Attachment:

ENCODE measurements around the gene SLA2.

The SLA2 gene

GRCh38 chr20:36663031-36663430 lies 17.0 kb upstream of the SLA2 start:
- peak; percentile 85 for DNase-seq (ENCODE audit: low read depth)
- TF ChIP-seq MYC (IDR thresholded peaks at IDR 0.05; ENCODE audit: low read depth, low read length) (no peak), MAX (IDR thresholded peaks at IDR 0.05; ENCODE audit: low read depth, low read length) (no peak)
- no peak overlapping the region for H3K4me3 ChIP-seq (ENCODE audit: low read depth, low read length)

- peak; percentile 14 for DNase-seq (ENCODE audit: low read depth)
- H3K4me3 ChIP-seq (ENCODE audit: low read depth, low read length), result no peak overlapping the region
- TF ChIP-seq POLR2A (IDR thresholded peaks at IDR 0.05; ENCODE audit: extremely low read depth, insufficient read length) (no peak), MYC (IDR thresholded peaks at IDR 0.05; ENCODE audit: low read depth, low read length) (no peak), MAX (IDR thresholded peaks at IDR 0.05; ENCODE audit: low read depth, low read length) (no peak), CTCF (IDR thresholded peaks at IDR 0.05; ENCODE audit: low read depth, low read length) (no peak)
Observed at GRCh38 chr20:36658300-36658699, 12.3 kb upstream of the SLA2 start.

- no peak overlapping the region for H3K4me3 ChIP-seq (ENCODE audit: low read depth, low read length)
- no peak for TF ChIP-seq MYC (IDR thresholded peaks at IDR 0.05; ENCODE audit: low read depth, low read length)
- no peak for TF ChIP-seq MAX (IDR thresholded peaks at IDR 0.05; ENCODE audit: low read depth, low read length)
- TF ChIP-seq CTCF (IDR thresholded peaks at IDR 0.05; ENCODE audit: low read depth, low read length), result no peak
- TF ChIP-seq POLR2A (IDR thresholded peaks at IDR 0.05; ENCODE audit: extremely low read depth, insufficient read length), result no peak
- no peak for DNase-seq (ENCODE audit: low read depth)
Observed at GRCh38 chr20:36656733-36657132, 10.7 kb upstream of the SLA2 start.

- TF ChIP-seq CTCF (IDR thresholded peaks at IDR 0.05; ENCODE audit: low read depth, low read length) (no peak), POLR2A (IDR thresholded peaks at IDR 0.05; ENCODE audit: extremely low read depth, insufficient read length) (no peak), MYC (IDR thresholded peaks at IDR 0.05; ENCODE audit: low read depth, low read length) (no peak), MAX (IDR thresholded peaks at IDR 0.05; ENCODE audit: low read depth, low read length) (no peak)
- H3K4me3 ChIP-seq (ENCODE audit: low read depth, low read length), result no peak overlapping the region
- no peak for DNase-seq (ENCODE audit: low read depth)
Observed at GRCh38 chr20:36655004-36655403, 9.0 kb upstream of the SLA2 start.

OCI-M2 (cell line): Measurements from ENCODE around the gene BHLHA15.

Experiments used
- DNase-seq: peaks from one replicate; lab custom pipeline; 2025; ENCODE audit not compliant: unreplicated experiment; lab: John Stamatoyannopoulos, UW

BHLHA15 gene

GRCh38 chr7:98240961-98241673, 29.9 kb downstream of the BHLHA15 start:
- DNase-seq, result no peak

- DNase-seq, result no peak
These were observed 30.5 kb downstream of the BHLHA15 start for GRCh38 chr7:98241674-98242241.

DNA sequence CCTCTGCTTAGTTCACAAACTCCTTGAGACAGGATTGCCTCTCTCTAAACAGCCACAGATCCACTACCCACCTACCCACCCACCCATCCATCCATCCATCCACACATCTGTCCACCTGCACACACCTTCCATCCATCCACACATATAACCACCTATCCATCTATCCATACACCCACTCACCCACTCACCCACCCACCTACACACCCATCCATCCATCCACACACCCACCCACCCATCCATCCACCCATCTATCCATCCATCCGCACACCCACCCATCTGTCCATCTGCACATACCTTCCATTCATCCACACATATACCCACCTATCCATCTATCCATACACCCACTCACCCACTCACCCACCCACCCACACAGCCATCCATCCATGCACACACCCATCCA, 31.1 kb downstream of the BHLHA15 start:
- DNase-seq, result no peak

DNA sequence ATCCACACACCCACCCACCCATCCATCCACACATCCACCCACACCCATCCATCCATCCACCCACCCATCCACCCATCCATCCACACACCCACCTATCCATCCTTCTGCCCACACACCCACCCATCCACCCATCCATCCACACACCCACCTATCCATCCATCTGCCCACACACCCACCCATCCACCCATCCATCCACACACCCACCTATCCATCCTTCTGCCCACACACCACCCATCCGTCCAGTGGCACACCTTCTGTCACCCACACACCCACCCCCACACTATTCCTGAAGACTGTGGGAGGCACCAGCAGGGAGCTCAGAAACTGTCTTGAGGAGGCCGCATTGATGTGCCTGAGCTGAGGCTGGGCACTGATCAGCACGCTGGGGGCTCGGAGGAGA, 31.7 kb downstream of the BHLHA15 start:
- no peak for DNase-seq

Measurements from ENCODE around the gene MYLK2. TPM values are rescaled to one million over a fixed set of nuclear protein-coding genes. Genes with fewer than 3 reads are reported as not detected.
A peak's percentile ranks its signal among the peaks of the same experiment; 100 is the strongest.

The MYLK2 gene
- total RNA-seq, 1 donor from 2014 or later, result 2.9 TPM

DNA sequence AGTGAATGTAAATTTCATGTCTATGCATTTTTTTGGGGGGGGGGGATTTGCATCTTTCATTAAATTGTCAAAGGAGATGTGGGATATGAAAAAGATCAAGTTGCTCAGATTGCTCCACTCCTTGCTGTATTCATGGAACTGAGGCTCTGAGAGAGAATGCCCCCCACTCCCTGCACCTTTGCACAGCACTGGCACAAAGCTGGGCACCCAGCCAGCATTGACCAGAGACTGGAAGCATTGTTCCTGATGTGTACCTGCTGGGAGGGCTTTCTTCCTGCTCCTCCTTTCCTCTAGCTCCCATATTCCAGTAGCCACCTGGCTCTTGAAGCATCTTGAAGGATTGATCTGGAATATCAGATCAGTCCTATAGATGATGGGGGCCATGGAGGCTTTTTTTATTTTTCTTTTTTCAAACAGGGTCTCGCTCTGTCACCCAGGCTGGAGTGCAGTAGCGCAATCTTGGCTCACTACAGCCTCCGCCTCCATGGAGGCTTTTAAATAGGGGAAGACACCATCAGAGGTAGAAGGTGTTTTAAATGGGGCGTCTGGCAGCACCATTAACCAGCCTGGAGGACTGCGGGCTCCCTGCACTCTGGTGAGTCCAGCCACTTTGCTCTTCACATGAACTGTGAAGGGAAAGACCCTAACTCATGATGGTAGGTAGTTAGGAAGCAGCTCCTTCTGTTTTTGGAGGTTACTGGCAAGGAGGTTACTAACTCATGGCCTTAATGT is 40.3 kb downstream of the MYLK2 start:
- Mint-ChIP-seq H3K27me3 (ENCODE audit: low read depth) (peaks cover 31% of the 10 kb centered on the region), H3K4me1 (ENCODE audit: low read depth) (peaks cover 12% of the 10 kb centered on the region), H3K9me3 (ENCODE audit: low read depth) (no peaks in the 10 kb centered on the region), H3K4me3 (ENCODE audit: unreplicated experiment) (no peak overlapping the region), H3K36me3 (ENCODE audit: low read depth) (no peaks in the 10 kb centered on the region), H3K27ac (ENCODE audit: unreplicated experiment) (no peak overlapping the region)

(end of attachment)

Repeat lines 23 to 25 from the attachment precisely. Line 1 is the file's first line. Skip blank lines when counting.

Experiments used
- DNase-seq: peaks from one replicate; lab custom pipeline; 2025; ENCODE audit not compliant: unreplicated experiment; lab: John Stamatoyannopoulos, UW

BHLHA15 gene